Moodle-ing Around

It’s time to start teaching online. The universities have been using online learning tools for quite a while now. Community schools are using online tools to provide an alternative to public education. Students are using online communication tools to keep in touch with their friends. The time has come to take advantage of these tools.

Moodle is an open source course management system for online learning. It’s very similar to programs like WebCT and Blackboard, except it’s free. It provides the ability to set up online classes, create assignments, facilitate online discussions, and even do online assessments. In our district, we have it installed and configured (at so students and teachers can use their existing network accounts to get in. Once in, they can get select their courses and participate online from any Internet-connected computer.

English teachers Mark Fields and Ben Lesh have been using this with their American Literature classes. Using the discussions, they can have an ongoing topic each week that all of the students can weigh in on. They even combined their classes for one unit, so both groups could work together. Mark and Ben will be presenting a session on their experience with Moodle at the March 24 inservice.

Another teacher, Dianne Kruszynski, started an online discussion between her students and a group of students in England. The two groups were able to post messages online, and discuss the books they’re reading.

Other teachers are experimenting with the various tools. One is planning to use it to allow students to take tests online. Another is trying it out with middle school students.

If you’d like to play with Moodle, too, let me know and I’ll get you started.

How Optional is Technology?

Recently, Ryan Collins started a discussion about teachers wanting to opt-out of technology use in the classroom. He posed the following question to Ohio’s technology coordinators:

What does your district do with teachers who want to "opt out" of technology?  Since we are pushing technology integration, one of the things on my plate this month is to have this discussion with my superintendent and  assistant superintendent for curriculum and instruction….

This is a big question, because it scratches the surface of a much larger one. My first reaction is that a teacher’s reluctance to use technology is fine, until it affects the ability of others to get their work done. For example, if an administrator "has to" print out copies of her weekly newsletter because some teachers don’t check their email, that’s a problem. If a student is missing questions on a test because he can’t read the teacher’s handwriting and doesn’t know what’s being asked, that’s a

If a teacher received computers as part of the Ohio SchoolNet Plus round one grants, she’s had computers in her classroom for ten years now. If she doesn’t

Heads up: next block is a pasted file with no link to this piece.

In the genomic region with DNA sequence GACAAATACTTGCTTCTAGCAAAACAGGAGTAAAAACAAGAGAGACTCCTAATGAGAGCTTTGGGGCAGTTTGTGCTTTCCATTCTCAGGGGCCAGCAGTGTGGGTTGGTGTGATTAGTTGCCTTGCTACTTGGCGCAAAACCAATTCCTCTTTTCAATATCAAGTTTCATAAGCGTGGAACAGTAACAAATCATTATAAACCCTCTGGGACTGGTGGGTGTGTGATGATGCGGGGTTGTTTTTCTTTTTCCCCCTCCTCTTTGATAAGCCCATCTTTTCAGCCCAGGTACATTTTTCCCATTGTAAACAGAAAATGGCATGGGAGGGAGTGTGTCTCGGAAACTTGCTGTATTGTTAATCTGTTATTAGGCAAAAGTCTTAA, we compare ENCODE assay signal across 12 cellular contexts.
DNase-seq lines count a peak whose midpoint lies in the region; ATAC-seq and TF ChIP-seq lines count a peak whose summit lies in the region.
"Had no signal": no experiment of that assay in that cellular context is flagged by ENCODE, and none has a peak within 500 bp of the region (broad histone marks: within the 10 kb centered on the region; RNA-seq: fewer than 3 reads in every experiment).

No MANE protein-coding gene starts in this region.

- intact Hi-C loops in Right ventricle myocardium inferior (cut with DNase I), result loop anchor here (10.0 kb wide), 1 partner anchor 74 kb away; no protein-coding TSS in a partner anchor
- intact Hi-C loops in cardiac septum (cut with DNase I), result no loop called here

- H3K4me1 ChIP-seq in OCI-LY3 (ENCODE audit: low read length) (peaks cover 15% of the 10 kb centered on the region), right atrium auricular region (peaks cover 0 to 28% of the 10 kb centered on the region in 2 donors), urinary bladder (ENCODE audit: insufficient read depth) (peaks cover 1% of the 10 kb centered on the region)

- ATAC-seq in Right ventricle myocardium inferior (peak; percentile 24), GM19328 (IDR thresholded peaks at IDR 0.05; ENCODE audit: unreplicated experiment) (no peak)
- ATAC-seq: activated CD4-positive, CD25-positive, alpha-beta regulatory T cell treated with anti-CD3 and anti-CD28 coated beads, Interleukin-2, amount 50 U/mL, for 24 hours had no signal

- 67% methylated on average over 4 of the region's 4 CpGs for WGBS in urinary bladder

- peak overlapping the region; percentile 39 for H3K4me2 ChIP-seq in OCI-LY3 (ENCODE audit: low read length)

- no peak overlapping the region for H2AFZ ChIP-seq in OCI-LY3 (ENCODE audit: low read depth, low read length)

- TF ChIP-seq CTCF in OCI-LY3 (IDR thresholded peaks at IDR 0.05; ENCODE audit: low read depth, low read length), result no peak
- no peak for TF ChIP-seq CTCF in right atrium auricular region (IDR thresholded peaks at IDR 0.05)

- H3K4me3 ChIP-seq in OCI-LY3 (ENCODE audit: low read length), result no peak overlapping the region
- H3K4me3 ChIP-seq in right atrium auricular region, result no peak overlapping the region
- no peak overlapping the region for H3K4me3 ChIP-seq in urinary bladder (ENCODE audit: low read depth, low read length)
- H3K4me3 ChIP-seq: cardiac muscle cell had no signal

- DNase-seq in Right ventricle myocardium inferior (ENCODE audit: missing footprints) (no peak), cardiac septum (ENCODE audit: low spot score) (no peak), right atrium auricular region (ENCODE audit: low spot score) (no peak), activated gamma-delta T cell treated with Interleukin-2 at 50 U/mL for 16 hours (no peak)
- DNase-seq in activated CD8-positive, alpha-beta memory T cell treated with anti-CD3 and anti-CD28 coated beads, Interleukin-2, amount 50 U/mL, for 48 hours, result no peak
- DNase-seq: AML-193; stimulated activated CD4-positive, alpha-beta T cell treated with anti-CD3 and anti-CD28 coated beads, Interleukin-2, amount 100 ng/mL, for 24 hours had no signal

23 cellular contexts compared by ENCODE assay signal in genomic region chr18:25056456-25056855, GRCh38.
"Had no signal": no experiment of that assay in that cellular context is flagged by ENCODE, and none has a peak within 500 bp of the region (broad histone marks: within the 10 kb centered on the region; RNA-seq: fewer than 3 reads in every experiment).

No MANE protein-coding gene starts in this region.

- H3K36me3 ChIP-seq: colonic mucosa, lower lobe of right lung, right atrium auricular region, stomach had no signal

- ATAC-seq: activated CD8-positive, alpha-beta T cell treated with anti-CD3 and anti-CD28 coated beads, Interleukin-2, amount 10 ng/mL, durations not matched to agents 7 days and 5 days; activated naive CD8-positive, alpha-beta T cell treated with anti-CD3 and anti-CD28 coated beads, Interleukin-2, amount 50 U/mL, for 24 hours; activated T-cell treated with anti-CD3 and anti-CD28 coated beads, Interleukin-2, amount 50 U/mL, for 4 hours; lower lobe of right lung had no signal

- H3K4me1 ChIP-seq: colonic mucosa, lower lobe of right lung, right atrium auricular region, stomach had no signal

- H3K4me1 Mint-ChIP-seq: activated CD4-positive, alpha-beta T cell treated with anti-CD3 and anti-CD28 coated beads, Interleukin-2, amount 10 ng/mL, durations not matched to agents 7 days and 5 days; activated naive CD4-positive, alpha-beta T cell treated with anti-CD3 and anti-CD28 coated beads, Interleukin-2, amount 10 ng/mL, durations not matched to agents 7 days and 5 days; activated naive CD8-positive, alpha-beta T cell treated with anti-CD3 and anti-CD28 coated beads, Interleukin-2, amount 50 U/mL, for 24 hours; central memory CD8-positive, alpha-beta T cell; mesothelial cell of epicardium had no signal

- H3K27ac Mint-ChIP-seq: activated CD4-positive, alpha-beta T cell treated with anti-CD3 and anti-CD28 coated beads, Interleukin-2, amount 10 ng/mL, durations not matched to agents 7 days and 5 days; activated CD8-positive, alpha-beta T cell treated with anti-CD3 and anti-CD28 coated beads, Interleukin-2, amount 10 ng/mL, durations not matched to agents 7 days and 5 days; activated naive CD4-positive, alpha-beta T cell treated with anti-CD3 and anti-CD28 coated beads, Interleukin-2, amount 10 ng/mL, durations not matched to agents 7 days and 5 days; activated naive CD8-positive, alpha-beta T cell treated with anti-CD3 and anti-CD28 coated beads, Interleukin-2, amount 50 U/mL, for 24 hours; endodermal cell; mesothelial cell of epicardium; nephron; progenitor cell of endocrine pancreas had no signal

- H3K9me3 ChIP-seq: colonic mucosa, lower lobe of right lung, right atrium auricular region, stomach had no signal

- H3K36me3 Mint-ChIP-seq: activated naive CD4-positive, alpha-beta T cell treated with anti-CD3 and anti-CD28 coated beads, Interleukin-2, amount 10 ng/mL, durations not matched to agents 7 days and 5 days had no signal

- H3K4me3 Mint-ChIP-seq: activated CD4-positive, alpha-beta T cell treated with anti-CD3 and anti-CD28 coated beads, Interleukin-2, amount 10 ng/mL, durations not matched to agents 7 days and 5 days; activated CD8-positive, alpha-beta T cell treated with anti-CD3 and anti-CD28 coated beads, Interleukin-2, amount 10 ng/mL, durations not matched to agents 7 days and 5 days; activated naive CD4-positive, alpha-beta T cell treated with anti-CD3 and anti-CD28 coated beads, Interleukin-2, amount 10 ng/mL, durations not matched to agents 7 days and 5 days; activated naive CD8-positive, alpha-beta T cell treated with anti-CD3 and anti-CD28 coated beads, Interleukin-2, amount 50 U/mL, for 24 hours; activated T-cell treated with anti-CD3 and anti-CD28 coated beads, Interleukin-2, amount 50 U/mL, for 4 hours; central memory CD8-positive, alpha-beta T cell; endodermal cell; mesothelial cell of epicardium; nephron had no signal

know this difference between save and save as, why are we still wasting our time?

But when talking about integration, is the low-tech teacher depriving the students of opportunities by not using technology? I know we’ve been focused on using technology to teach other things. Science teachers who are using technology can improve their science teaching. But a science teacher who is involuntarily forced to use technology will not improve the teaching and learning in her classroom by simply using the technology. While the students in that class would not gain all of the tech experience and skills that we want them to have, they could arguably have a better science experience in a low-tech environment. It depends a lot on the teacher and the situation.

As I was writing the draft of the TPT so I could file for e-rate funding, I ran into this problem a lot. How are we going to integrate technology
into the fine and performing arts? For the most part, we’re not. Insert overused hammer/nail reference here.

How will we know when we’re appropriately using technology? I think it’ll happen when we stop talking about it. "What strategies are you employing to integrate the use of technology in the social studies classroom" is an absurd question. We don’t ask that about TVs, or overhead projectors, or chalkboards. We use it when it’s appropriate. Appropriate use of technology becomes invisible. We stop talking about it and just do it.

The bottom line, for me, is one of opportunity. We need to keep providing opportunities for our teachers. Keep evangelizing the technology solutions. Keep listening to their needs, and looking for solutions. Ultimately, though, the teacher has to buy in, or we’re wasting our time.

Girls Use the Internet, Too

A new report from the Pew Internet and American Life Project challenges some of the conventional wisdom regarding gender roles and technology.

For the first time, the report finds that young women use the Internet more than young men. In the 18-29 year old age group, 86% of women are Internet users, compared to just 80% of men the same age. This is the only age group for which women outpace men in Internet use. Men typically use the Internet as an information resource, checking weather, sports scores, news, and looking for information. Women tend to use the Internet for more communication-oriented activities, including email and support for health and personal problems.

“If there is an overall pattern of differences here, it is that men value the internet for the breadth of experiences it offers, and women value it for the human connections,” said Deborah Fallows, Senior Research Fellow at the Pew Internet Project.

Though the study did not specifically look at gender differences in Internet use among school-age students, the news is encouraging. The gender gap that has traditionally been seen appears to be closing.